It is an escalating problem, and one that your Free Press is determined to tackle - rubbish!
This week we launch a campaign aimed at stamping out the litter louts and making the borough’s grot spots beautiful once again.
We want to tidy up our town.
Whether it’s flytipping, vandalism, or graffiti, we want to see an end to it. And to do that, we need your help. Get in touch with us (contact details are at the end of this article) and let us know what areas need addressing.
Doncaster Free Press content editor David Kessen said: “We’re proud of Doncaster, and we think it deserves to be treated with respect. That respect means taking care of our environment.
“If you share our pride, we’re urging you to support our campaign by making sure you do those important things that help. That can mean putting you litter in the bin, not the floor, clearing up after your dog has been to to the toilet, and disposing of domestic rubbish properly rather than dumping it and leaving it to become someone else’s problem.
“Failing to do these simple things is just anti-social and we must all work together to fight it. That is why we plan to shine a light on the issues in the coming weeks.”
Doncaster Council says it is committed to tackling problem - and officials at the authority point out they have issued nearly 150 fines worth more than £35,000 over a three month period.
Anyone found to be littering our streets will face the strong arm of the law, as did town resident Louise Nunn.
She appeared before court on September 27 having after she handed herself over to the police after she found out that there was a warrant out for her arrest.
She pleaded guilty to the passing waste to an unauthorised person. It resulted in her rubbish being flytipped.
She was sentenced to a 12 months conditional discharge (as she had spent 18 hours in police custody), full costs of £476.09, a £15 victim surcharge, and a collection order was made.
She also received a six months conditional discharge for failing to surrender to bail.
Cabinet member for Environment, Coun Chris McGuinness, said: “This case is a clear example of how important it is to dispose of your waste responsibly.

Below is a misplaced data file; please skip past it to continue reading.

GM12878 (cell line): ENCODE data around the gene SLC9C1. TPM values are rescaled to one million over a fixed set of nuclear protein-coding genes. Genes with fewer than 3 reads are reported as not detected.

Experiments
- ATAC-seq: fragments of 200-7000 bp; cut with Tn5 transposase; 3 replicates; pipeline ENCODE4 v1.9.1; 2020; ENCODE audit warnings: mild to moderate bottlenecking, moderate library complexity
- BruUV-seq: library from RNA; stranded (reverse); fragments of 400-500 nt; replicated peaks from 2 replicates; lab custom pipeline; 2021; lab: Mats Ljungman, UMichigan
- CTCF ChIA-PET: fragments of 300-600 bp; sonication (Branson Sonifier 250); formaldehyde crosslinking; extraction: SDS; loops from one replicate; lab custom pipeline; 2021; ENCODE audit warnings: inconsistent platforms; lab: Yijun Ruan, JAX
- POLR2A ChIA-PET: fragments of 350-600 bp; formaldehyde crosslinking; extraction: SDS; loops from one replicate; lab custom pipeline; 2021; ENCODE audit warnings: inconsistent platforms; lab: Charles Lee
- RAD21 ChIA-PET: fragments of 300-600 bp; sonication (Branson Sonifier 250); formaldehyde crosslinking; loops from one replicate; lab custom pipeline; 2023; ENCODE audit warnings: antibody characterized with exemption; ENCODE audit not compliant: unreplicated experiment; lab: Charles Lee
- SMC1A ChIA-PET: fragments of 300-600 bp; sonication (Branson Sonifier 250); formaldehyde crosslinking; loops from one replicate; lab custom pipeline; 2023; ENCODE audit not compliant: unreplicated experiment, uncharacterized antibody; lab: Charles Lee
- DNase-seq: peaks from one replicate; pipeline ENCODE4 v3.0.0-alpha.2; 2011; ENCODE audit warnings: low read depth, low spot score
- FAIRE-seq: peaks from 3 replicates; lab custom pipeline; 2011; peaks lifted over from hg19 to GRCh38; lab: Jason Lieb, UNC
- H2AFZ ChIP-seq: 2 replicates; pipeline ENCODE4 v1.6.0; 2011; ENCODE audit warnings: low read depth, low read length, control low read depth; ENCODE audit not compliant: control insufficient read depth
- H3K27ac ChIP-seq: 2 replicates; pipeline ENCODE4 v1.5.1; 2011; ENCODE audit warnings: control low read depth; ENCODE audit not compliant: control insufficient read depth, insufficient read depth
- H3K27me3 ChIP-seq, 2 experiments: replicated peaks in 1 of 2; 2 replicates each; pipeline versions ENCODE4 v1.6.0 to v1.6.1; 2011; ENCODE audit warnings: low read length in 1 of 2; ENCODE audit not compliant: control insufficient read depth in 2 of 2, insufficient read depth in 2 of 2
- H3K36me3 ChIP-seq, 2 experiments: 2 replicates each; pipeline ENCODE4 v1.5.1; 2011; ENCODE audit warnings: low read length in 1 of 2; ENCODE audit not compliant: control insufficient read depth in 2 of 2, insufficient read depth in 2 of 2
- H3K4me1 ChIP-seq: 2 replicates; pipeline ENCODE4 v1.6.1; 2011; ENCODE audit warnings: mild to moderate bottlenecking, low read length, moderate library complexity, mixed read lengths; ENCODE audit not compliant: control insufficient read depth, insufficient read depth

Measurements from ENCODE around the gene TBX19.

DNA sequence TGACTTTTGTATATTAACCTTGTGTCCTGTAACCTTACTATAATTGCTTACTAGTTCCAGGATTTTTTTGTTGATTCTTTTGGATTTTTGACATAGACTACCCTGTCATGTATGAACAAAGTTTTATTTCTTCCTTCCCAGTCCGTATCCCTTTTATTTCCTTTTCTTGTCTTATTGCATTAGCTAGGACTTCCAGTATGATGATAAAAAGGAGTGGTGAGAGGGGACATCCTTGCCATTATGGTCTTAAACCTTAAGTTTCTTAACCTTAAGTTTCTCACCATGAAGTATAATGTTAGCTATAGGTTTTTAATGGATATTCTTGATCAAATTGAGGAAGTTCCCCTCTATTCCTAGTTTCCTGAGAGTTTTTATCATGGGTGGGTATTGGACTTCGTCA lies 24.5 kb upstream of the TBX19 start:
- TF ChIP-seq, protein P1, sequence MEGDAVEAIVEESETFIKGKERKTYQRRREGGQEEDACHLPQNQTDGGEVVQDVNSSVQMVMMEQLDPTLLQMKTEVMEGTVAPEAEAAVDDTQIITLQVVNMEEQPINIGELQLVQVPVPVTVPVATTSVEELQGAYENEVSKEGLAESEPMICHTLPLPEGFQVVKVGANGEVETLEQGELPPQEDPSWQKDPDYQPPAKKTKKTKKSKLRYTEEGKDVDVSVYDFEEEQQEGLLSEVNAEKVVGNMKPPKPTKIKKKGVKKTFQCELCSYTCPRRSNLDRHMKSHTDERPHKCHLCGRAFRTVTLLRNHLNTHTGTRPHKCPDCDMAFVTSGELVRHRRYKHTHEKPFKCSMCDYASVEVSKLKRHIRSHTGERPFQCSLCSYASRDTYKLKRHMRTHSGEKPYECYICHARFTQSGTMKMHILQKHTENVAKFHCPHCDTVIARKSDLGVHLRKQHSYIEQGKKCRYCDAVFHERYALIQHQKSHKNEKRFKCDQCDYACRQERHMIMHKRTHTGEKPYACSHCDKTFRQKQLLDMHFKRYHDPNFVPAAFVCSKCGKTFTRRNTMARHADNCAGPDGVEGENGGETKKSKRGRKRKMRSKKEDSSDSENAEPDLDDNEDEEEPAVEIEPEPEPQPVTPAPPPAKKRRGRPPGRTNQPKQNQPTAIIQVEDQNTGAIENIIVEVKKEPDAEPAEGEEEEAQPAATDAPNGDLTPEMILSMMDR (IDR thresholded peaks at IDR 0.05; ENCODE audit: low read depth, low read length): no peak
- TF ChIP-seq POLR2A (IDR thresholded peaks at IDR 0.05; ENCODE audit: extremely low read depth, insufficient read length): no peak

“If you are paying a company to do it, make sure they are a legitimate company who will dispose of everything properly. Failing to check the credentials of the company in this case led to the rubbish being fly-tipped and ended up costing Ms Nunn £500.”
Our photographer found a number of examples of what appeared to be dumping on the streets this weekend. We have printed them.
But it’s not just our streets that are falling foul to the litterbug. Dumping waste can cause danger to our environment and wildlife. A recent example of irresponsible dumping of rubbish showed the impact it can have on our wildlife, when animal welfare experts were called into action over concerns for the safety of swans at a Doncaster lake. Birds had been injured by fishing gear left in the area over the summer.
RSPCA inspector John Gibson organised a clean-up at Martinwells Lake - formerly known as the Brick Pond - in New Edlington after the charity received repeated calls about injured swans and other birds at the lake.
This summer the RSPCA was called out four times to help cygnets who were caught in fishing litter. All survived but one is still receiving rehabilitative treatment at RSPCA Stapeley Grange Wildlife Centre after getting a hook embedded in its throat.
While carrying out the clean up, an adult swan was found with fishing line wrapped around its neck
Inspector Gibson worked for three hours alongside specialist flood officer Tamsin Drysdale, and specialist inland boat team members Ben Cottle-Shaw and Sandra Dransfield to clear the lake of litter to help prevent any more harm to the birds.
He said: “There are a pair of nesting swans on this lake who have this year raised eight cygnets - four of which we have already been called out to rescue.
“This situation is totally avoidable. I would strongly urge those who enjoy fishing to be extra cautious when packing up to make sure no litter is left behind. All sorts of litter can cause problems.”
l Have you got a problem with litter where you live? Let us know the places that need tackling. Email details and photos to firstname.lastname@example.org.